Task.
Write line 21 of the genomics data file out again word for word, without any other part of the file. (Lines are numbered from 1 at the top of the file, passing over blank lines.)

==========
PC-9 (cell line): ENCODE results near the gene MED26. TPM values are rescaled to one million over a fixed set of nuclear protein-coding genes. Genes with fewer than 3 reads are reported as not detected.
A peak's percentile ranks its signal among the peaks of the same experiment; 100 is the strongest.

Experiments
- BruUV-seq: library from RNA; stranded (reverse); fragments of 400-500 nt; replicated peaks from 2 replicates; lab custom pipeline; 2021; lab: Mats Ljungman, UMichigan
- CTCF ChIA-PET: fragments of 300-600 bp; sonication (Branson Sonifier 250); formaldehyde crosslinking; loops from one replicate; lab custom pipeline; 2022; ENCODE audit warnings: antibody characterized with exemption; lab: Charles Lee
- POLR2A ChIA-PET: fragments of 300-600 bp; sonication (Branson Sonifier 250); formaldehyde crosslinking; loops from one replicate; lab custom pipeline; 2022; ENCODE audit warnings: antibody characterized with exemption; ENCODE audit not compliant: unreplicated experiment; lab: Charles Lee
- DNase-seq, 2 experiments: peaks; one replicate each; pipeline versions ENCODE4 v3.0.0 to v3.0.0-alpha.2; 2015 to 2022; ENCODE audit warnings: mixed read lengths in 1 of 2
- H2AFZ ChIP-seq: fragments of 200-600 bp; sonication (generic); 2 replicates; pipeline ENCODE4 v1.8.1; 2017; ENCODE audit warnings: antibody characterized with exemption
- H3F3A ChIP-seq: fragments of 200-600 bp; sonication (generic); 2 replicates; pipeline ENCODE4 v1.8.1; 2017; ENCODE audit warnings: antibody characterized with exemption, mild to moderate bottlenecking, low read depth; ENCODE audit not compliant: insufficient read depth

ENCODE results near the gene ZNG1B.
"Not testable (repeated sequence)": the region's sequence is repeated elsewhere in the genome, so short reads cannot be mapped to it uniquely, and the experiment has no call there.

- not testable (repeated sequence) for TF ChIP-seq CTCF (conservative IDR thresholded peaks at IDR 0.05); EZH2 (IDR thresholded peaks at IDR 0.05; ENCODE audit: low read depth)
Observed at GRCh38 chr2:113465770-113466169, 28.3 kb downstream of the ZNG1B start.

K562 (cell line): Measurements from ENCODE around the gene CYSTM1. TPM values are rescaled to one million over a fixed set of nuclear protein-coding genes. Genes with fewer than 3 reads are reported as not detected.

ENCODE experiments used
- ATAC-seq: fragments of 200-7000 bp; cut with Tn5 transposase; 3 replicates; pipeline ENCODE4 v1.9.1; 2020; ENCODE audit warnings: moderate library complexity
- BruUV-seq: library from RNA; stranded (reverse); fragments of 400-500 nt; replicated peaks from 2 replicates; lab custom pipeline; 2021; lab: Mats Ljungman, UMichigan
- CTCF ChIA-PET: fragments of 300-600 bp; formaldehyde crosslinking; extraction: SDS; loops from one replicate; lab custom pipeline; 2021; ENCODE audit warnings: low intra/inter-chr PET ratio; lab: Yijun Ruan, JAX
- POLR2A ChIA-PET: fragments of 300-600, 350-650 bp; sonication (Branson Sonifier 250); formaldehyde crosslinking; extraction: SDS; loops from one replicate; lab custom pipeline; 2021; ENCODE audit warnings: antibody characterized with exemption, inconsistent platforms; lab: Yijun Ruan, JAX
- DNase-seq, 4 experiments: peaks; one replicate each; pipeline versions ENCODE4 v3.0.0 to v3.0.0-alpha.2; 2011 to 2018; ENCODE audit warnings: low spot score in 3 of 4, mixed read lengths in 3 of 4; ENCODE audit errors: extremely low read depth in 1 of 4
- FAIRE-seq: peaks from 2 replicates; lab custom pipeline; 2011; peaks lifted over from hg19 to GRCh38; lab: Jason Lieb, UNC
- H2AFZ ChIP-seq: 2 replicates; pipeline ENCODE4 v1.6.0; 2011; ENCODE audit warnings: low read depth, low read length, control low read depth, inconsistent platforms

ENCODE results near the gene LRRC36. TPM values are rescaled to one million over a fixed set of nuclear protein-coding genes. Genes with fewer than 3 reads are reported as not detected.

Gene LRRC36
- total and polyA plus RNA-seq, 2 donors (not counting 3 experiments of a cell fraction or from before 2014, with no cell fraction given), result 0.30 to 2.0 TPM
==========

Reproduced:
- FAIRE-seq: peaks from 2 replicates; lab custom pipeline; 2011; peaks lifted over from hg19 to GRCh38; lab: Jason Lieb, UNC